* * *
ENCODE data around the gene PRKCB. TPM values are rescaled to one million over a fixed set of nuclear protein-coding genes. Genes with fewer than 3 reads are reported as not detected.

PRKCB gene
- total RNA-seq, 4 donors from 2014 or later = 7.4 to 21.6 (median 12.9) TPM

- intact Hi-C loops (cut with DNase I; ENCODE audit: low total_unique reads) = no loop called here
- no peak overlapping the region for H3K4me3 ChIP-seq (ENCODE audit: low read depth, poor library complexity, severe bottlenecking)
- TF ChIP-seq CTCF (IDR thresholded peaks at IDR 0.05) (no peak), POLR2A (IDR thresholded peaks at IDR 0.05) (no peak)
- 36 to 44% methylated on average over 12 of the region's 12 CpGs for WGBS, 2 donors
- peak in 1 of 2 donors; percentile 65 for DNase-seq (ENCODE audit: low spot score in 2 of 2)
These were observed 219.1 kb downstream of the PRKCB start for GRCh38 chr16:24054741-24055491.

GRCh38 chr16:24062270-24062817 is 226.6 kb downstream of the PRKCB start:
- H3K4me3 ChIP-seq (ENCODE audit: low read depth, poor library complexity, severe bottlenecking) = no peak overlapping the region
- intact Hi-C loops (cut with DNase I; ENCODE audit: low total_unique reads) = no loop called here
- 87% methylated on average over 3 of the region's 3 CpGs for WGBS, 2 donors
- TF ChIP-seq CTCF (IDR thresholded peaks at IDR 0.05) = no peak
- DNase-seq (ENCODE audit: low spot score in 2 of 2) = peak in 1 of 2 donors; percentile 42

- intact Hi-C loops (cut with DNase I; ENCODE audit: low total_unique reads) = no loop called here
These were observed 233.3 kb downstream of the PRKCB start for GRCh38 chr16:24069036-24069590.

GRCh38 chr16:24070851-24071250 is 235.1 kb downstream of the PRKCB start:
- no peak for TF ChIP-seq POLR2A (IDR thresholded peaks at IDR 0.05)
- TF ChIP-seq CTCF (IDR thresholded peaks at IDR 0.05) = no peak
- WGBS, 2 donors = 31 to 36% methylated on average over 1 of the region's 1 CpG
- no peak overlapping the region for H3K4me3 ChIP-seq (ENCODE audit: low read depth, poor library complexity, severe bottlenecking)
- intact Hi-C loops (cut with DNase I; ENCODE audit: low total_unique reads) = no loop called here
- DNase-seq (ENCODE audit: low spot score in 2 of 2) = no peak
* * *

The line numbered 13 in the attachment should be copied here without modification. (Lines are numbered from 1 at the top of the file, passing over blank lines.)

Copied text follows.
- 87% methylated on average over 3 of the region's 3 CpGs for WGBS, 2 donors